A month ago, a pack of cigarettes was at least 61 cents cheaper and about a tenth of a mile further away.
Now, A-One Pizza Restaurant on Broadway is selling cigarettes — ending a half-year cigarette drought on campus, but a 61-cent increase in cigarette tax goes into effect today.
“Neither the tax increase nor the unavailability of cigarettes on campus will deter anyone from smoking,” said Stanton Byrd ’02, who describes himself as a social smoker. “For those who are addicted, a tax or a long walk won’t counteract the addictive properties of cigarettes.”
The tax, signed into law by Gov. John Rowland on Feb. 28, 2002, raises the tax on a pack of 20 cigarettes to $1.11, making the price of a pack of Marlboro Lights at some vendors over $5.
“This tax increase has two impacts,” economics professor Michael Boozer said. “For people addicted to cigarettes, there’s a pretty inelastic demand. They are the ones bearing the brunt of the tax. For those not addicted, the tax increase may deter them from smoking.”
From a social standpoint, some students cited a stigma attached to smoking which might deter students from taking up the habit, and one Yalie even declined to comment on the subject for fear that his parents would see his name associated with smoking.
“When I arrived at Yale,” Jessica Rivkin ’05 said, “I was surprised by the large number of people who smoke.”
Regardless of the number of Yalies who smoke, the new tax places an added economic burden on those addicted, increasing the price for a smoker who buys a pack a week from the Whalley Shell Food Mart to $240 a year under the new tax.
“The tax has no effect on social smokers,” Mario Penados ’04 said. “They don’t buy cigarettes — they bum them.”
Penados agreed with Boozer, admitting, “When you’re addicted, you’ll pay any price.”
Boozer also noted that since the tax is on cigarettes, and not on tobacco products in general, it is directed toward the minorities and lower-income groups who proportionally purchase more cigarettes.
Boozer cited past research in which states that raised the legal drinking age exhibited higher instances of marijuana use among teens.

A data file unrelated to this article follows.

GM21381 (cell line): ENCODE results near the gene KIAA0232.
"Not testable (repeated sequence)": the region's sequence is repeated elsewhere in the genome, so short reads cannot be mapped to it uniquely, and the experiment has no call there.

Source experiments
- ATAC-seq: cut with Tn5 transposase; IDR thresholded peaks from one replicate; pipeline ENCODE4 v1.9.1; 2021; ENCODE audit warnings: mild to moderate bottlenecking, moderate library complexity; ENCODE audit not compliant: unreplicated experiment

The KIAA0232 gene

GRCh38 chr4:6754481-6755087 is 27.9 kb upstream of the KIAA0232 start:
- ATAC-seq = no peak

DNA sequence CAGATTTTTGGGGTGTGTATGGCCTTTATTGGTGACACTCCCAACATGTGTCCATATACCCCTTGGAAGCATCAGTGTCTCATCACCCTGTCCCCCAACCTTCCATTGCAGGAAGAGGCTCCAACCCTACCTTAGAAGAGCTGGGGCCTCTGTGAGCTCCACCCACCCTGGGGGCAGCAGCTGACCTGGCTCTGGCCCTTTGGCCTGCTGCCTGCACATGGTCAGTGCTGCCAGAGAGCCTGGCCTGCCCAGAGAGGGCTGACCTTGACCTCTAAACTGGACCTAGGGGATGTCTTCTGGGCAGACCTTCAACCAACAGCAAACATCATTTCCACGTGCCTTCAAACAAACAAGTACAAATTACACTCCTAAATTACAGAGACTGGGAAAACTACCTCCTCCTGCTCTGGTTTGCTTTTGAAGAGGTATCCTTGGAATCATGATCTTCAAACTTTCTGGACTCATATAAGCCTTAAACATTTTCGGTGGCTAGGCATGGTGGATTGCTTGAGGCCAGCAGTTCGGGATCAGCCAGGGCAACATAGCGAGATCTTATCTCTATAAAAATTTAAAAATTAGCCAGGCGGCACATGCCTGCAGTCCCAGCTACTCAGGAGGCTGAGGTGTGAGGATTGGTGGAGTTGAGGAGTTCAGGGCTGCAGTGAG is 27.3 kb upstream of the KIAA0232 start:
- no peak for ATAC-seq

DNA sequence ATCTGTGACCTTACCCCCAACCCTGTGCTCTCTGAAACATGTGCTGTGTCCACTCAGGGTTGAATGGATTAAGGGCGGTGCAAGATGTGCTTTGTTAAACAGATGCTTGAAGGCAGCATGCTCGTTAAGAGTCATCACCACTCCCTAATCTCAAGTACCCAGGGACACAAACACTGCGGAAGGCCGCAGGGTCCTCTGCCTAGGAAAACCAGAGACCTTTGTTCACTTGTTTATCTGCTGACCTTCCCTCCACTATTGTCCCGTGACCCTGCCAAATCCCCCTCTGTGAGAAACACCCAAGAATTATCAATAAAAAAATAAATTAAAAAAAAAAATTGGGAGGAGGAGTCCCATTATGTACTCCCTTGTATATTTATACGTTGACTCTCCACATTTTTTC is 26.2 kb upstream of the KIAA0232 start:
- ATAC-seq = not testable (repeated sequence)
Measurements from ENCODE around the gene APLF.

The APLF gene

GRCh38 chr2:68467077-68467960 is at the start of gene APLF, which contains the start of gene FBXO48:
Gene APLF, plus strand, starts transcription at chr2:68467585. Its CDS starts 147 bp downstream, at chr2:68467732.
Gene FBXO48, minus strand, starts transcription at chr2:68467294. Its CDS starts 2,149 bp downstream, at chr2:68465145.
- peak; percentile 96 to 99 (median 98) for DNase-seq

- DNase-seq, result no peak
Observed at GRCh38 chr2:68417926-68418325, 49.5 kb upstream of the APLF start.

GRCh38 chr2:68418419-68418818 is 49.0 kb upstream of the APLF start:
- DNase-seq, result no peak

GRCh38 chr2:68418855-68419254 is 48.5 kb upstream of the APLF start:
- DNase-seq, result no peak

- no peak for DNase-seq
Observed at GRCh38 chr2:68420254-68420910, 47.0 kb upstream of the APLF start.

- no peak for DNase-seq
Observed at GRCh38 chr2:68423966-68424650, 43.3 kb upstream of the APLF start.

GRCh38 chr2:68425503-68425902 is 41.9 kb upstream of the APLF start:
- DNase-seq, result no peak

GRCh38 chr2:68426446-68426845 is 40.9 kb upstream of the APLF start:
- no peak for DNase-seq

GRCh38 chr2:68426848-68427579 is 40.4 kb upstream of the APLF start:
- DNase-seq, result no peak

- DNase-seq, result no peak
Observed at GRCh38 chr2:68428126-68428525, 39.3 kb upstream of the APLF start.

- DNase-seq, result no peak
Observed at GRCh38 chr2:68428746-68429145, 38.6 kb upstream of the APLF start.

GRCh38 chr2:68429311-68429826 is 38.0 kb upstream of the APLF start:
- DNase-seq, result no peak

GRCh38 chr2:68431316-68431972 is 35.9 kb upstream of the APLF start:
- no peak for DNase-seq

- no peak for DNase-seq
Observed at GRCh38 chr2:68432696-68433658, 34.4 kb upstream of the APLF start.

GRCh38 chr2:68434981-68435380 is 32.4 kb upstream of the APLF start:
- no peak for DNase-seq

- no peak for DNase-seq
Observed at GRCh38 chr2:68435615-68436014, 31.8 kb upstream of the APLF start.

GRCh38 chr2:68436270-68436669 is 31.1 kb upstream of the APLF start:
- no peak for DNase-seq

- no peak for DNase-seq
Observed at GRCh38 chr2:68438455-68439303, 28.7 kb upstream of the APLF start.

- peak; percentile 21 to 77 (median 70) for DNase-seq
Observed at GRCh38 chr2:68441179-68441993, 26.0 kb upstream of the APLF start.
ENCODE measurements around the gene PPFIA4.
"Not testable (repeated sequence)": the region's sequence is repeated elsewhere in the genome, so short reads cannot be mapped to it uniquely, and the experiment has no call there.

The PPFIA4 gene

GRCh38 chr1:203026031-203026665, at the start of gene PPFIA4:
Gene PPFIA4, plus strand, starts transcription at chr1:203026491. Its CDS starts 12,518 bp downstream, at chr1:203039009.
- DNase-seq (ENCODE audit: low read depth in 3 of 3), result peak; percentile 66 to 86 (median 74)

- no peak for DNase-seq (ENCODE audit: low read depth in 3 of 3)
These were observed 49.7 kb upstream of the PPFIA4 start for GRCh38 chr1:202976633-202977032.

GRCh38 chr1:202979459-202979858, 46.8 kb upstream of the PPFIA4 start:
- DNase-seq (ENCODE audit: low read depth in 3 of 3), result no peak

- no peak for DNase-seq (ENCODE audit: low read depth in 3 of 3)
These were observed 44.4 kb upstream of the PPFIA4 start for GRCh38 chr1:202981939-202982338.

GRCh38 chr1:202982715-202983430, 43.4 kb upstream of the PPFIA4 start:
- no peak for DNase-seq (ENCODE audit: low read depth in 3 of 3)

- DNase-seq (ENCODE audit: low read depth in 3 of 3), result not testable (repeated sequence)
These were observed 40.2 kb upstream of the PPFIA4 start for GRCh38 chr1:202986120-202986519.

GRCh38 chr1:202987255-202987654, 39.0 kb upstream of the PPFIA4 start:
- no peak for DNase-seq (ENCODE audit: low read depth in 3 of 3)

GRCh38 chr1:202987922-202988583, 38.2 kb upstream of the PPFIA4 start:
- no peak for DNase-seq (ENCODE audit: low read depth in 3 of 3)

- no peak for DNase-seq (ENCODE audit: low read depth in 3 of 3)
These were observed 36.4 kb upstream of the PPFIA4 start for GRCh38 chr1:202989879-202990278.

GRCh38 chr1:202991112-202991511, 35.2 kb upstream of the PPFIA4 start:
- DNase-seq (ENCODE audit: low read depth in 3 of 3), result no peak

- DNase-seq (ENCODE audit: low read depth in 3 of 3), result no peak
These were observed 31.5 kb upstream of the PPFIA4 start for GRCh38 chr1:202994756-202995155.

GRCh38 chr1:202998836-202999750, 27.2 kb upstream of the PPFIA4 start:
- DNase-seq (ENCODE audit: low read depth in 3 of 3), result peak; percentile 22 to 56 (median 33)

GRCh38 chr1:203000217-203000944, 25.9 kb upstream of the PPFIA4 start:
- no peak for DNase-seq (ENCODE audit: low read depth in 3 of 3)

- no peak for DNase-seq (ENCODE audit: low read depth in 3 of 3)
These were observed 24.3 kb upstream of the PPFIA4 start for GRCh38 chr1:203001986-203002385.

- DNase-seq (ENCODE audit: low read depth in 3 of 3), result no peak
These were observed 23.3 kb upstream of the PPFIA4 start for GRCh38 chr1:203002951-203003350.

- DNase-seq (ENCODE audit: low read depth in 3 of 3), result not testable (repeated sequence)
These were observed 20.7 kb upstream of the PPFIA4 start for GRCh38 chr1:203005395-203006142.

“If they don’t buy cigarettes because of the expense, are they buying more illicit drugs or coffee at Starbucks — a more socially acceptable form of satisfying a need for drugs?”
Penados said he sees the potential deterrence of youth smoking through this tax as reason enough to have the tax.
“Smoking is bad for your health, so I don’t have a problem with imposing this type of tax,” Penados said.
Another Yalie sees a less altruistic and more entrepreneurial advantage to the tax.
“If cigarettes get too expensive here, I could make a lot of money bringing cartons of cigarettes into the country and selling them to students,” he said.
But there are other ways to avoid paying a fortune for smoking. Penados, for example, buys his cigarettes at a duty-free store, and “once walked all the way from Lanman-Wright to the Shell station on Whalley to avoid paying the extra dollar at Krauszer’s for cigarettes.”
Lauren Beck ’04 agreed.
“The expensive prices are definitely a consideration. When you’re just paying with cash in your wallet,” Beck said, “it’s easy to lose track, but I would walk 20 minutes for cheaper cigarettes.”
Beck added, “But then again, I like to walk.”
Until recently, however, all students had go for a walk to get their cigarettes. This increase comes on the heels of a University Properties decision last summer to not renew the lease of Krauszer’s on York Street, one of the only central places on campus to buy cigarettes.
The decision is consistent with a University Properties policy of not allowing their tenants to sell tobacco products. The property at 21 Broadway is owned by Kadir Catalbasoglu.
“Our mission is improve the quality of student life at Yale, and selling cigarettes to students is not a part of that mission,” said Andrea Pizziconi, a development associate at University Properties.
Penados also joked that walking the extra distance — about 10 miles a year for the on-campus smoker buying a pack a week from Shell — helps “counteract the negative effects of the substances you’re putting into your body [through smoking].”
The price for a pack of Marlboro Lights at A-One is $4.50 — 50 cents more than at the nearest vendor, the Shell Food Mart on Whalley Avenue. This disparity in price is enough to keep Penados from purchasing his cigarettes on Broadway, but he recognized that selling cigarettes at A-One would benefit people who don’t mind the extra charge for the location closer to campus.
Sara Loubriel ’04 is one such person.
“I don’t buy cigarettes regularly, so the convenience of 21 Broadway is very appealing,” she said.
Loubriel also cites a second advantage to purchasing cigarettes at A-One pizzeria.
“I just don’t feel safe walking at night to the Shell station,” Loubriel said.
Rivkin shares Loubriel’s concern.
“I don’t want my friends who smoke to have to go to seedy gas stations to buy cigarettes, but by selling them on or near campus, students would have one less reason to quit,” Rivkin said.
Beck said that in the long term, continual price increases might cause her to give up smoking.
“To tell the truth,” Beck said, “I wish I had never started.”